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Fitting a Courtroom into Existing Space Using Flexible Furniture

by Alan Ruby / April 17, 2014

Flexible Courtroom Furniture and Fixtures to Increase Functionality

Perhaps the most common challenge when undergoing major renovation projects in existing courthouses is designing a functional courtroom in tight or poorly configured space. We often refer to this as “shoehorning” a courtroom into existing space. In many cases, adequate space cannot be found to construct a courtroom that meets full design standards. Other common issues include narrowly spaced or irregular perimeter walls and/or column spans that are too short.

Fitting a Courtroom into Existing Space

Having sufficient space in a courtroom is critical. The courtroom is the location where three separate circulation zones intersect: public circulation for spectators, family members, and litigators; restricted circulation for the judge, court staff, and jury; and secure circulation for prisoners. A courtroom needs an adequate amount of space for these circulation zones to exist in a way that supports court proceedings and provides for the safety of all participants.

What can be done when the ideal amount of space does not exist? Though each courthouse and courtroom requires unique solutions, we have developed a framework to assist in designing functional courtrooms in substandard space. Key steps in this process, listed in priority order, include: (1) incorporating flexible courtroom furniture and fixtures, (2) reducing the user capacity of the courtroom, and (3) limiting the functions that occur in the courtroom.

Flexible Courtroom Furniture and Fixtures

Let’s first consider flexible courtroom furniture and fixtures. In most traditional courtrooms, much of the courtroom furniture – such as the judge’s bench, jury box, witness stand, railing, and spectator seating - is fixed. In these cases, only the movable pieces (which is often limited to the attorney tables/chairs, lectern, and evidence presentation equipment) can be rearranged to support the proceeding. In an undersized courtroom, fixed courtroom furniture can limit the functionality of court proceedings. By contrast, when additional freestanding courtroom furniture is used, the furniture throughout the courtroom can be “tightened up” to make room for adequate circulation and to fit the proceeding as needed. In some cases, smaller courtroom furniture components, such as attorney tables or the lectern, can also help free up space.Courtroom Furniture - Fentress Incorporated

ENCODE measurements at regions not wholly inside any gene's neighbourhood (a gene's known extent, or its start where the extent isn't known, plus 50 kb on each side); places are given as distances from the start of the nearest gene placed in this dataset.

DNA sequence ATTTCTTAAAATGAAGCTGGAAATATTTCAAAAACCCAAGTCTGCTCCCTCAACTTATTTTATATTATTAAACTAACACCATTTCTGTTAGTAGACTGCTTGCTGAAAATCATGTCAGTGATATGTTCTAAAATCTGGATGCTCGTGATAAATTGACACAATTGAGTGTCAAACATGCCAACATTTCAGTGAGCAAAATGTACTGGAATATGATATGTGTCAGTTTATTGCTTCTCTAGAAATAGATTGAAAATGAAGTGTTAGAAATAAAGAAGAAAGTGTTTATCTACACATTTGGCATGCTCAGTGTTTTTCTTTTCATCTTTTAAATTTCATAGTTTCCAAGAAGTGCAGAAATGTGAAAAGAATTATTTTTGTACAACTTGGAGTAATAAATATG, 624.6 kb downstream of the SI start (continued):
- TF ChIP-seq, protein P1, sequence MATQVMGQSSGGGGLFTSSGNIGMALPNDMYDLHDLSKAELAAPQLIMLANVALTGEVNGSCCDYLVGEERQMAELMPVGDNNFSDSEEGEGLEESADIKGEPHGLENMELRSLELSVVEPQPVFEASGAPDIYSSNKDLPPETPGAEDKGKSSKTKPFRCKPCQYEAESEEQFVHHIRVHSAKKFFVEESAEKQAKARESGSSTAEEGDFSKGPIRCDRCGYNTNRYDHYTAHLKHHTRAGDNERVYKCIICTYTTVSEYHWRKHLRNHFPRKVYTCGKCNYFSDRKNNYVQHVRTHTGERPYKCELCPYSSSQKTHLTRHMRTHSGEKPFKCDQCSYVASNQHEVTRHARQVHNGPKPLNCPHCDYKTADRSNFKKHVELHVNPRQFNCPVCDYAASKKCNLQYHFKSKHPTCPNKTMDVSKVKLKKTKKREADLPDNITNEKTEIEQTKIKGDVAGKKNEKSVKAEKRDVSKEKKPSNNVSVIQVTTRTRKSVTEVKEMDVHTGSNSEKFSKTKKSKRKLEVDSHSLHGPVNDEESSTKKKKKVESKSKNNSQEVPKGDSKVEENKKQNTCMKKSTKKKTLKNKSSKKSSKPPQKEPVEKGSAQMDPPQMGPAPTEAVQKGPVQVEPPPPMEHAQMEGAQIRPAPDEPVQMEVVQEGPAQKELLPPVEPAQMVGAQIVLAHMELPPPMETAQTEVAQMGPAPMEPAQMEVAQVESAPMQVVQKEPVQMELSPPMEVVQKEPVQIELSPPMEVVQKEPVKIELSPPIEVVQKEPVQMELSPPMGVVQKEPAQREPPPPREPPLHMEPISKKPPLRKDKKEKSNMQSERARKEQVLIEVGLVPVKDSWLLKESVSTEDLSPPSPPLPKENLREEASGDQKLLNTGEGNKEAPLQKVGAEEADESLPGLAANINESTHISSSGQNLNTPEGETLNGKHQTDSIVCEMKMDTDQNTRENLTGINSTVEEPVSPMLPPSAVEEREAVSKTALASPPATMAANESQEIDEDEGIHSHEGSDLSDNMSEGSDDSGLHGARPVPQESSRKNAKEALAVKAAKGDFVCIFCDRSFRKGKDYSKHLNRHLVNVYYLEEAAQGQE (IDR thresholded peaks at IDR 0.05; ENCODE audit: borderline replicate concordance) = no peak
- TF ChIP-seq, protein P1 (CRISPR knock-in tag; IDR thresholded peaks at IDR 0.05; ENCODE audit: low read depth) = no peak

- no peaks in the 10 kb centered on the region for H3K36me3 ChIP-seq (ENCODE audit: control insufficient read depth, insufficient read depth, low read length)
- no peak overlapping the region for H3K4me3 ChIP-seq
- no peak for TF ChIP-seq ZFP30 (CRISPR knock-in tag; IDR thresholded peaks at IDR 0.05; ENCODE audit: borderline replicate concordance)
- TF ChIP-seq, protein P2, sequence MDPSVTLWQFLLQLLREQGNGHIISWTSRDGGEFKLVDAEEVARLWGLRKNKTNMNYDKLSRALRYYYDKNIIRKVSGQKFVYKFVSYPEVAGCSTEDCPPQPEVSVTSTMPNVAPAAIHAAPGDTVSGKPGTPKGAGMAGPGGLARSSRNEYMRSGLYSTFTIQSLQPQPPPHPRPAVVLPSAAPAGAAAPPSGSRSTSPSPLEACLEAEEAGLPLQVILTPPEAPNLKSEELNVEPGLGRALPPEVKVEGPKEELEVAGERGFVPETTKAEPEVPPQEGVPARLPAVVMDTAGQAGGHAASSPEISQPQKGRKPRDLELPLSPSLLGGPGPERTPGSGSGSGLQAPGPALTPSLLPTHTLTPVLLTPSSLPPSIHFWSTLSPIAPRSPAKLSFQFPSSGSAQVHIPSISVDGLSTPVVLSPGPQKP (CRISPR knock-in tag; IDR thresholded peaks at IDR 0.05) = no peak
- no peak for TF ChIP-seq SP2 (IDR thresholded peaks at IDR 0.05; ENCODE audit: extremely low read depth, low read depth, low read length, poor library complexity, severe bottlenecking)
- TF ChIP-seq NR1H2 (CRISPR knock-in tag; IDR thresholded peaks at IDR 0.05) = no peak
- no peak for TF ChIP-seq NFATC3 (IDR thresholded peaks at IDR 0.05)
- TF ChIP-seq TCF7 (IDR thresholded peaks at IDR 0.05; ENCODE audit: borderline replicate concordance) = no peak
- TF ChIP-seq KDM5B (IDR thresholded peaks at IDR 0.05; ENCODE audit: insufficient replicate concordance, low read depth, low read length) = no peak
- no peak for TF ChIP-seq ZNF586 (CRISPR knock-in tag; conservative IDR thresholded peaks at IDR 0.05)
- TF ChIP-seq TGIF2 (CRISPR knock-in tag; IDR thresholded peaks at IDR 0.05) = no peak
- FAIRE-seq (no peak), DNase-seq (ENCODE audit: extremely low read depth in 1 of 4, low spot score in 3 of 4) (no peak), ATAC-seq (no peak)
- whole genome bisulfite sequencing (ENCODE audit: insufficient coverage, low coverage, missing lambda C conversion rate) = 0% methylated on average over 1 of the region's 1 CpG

I have seen jury boxes and witness stands in undersized courtrooms that can be reduced in size or removed from the courtroom to fit the proceeding. Another strategy is to arrange the attorney tables in an L-shape rather than side-by-side. This configuration keeps the parties separate and utilizes space opposite the jury box, which tends to be an underutilized area of the courtroom.

Innovative Use of Courtroom Furniture

I was recently impressed by an innovative effort to use freestanding courtroom furniture in lieu of fixed furniture in a courthouse in Arkansas. As shown in the photo, a freestanding velvet rope supported by cast bronze stanchions replaces the traditional fixed wood rail that generally separates the spectator area from the well. This design allows the barrier to be moved to create more space in the well or more seating for spectators as needed. Combined with freestanding spectator seating that can be easily repositioned, the courtroom can be quickly reconfigured to accommodate the unique characteristics of a particular proceeding.

Our next article will explore another strategy for working within confined courtroom spaces: reducing the user capacity of the courtroom.

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Courtroom Construction in Limited Space - Fentress Inc.

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Tags: Courtroom Design

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Alan Ruby

Alan Ruby

Alan Ruby joined Fentress in 2002 and is one of the company's senior architects. He combines an extensive knowledge of architecture and the built environment with analytical skills. Alan is an avid scuba diver and cyclist, and a long-time collector of abstract art.